Rights group Amnesty International had warned earlier on Wednesday about the devastating effects the violation of the UN embargo were having on civilians.
“The UN arms embargo is meant to protect civilians in Libya. But Jordan, the United Arab Emirates and Turkey, among others, are blatantly flouting it by providing sophisticated armoured vehicles, drones, guided missiles and other weapons,” said Magdalena Mughrabi, deputy Middle East and North Africa director at Amnesty.
“The UN Security Council must urgently take steps to enforce the embargo, and the warring parties must respect international humanitarian law and stop recklessly endangering civilians.”
Jalel Harchaoui, North Africa specialist at Clingendael, a Dutch think tank, suggested that supporters of Mr Haftar would flood social media, obfuscating culpability for the bombing out of fear of alienating nervous supporters such as France and Russia.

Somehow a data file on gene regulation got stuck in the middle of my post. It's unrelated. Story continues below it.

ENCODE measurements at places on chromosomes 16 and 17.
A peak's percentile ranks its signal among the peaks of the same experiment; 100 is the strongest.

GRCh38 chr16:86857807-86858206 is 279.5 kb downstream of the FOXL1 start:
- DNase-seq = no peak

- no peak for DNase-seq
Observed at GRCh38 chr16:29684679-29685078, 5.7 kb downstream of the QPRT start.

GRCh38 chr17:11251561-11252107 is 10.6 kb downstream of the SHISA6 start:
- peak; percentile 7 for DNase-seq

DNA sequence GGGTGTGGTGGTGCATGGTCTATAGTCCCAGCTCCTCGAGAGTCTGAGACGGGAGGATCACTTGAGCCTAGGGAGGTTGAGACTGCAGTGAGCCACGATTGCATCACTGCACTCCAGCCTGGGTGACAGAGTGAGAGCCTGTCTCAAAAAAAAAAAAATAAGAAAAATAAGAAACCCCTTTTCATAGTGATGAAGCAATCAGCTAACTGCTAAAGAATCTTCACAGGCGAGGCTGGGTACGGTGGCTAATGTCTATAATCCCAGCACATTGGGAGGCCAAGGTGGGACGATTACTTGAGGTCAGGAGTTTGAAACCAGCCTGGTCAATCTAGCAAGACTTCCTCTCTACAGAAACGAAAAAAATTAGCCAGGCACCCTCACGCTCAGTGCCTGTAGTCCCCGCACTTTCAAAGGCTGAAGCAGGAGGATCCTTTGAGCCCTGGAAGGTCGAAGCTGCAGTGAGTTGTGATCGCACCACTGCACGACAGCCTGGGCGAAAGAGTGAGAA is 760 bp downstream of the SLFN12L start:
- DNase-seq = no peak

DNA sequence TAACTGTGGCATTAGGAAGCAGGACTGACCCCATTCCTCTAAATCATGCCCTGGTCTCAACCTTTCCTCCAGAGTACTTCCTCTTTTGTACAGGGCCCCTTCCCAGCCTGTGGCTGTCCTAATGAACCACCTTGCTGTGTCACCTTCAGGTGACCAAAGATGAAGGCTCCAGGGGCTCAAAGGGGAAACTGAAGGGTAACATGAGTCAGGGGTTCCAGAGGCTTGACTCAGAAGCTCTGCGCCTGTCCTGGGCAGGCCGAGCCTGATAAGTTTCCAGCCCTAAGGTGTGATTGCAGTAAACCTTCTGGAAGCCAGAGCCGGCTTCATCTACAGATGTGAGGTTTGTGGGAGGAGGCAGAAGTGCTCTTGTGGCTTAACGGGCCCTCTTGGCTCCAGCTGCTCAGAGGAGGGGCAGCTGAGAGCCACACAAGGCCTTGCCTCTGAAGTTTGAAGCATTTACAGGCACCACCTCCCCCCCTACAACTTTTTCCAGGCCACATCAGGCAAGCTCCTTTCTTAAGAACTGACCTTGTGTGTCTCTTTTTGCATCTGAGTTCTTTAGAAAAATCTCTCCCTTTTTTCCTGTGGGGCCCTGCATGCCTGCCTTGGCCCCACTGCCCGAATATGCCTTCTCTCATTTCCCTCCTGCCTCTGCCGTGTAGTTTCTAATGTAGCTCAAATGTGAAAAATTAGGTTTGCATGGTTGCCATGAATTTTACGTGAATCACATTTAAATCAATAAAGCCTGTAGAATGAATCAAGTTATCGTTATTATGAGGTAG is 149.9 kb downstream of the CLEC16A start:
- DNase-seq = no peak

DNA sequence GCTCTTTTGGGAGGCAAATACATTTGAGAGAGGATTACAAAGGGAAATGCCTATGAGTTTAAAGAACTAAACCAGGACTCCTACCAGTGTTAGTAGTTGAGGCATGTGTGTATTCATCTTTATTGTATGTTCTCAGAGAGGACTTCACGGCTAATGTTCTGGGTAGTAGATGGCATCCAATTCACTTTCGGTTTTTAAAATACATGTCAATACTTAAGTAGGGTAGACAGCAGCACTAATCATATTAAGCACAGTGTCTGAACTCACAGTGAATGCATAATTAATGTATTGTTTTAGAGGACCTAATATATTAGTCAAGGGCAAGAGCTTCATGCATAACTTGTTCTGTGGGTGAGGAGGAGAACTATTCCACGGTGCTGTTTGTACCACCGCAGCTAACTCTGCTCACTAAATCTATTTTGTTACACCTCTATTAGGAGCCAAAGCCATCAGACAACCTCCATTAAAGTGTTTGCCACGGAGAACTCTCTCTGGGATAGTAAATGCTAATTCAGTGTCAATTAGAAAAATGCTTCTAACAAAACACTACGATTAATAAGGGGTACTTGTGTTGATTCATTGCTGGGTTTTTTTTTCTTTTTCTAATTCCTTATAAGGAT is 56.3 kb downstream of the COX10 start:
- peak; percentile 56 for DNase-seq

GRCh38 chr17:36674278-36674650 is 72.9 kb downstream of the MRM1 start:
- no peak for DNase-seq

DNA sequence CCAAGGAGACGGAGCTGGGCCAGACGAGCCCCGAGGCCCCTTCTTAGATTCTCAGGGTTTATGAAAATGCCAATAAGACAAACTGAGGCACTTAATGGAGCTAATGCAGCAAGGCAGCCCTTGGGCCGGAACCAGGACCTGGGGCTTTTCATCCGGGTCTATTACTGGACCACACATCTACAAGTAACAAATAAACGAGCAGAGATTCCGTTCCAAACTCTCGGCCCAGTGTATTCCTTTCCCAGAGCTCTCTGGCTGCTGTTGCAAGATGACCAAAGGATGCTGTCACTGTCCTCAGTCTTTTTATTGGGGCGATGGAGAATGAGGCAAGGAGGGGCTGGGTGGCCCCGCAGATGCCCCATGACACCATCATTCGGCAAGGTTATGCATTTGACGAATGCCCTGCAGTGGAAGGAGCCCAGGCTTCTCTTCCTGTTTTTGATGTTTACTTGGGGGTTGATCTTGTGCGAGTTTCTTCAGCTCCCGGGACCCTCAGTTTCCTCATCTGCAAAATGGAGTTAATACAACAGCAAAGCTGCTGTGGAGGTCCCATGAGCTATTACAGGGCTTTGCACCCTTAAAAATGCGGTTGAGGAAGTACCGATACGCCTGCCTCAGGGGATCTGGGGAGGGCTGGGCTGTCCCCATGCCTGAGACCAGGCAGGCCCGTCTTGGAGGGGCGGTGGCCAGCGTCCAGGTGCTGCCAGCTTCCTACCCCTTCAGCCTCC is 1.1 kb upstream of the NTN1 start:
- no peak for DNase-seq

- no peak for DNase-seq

“I am sure that the pro-Haftar propagandists have a point when they blame the Misratans for storing weapons near the migrants,” he said. “But I am old-school: the horrendous massacre is also attributable to those that ordered the airstrike.”
The attack poses a challenge for western countries such as the US, UK, and France, who formally support the UN-backed government while at the same backing the Arab autocracies that are Mr Haftar’s pillars of support. “If they remain silent on Haftar, it opens the way for another type of war,” added Mr Harchaoui. “It would send him a green light that he can kill much more.”
Khaled al-Ajmi in Tripoli contributed to this report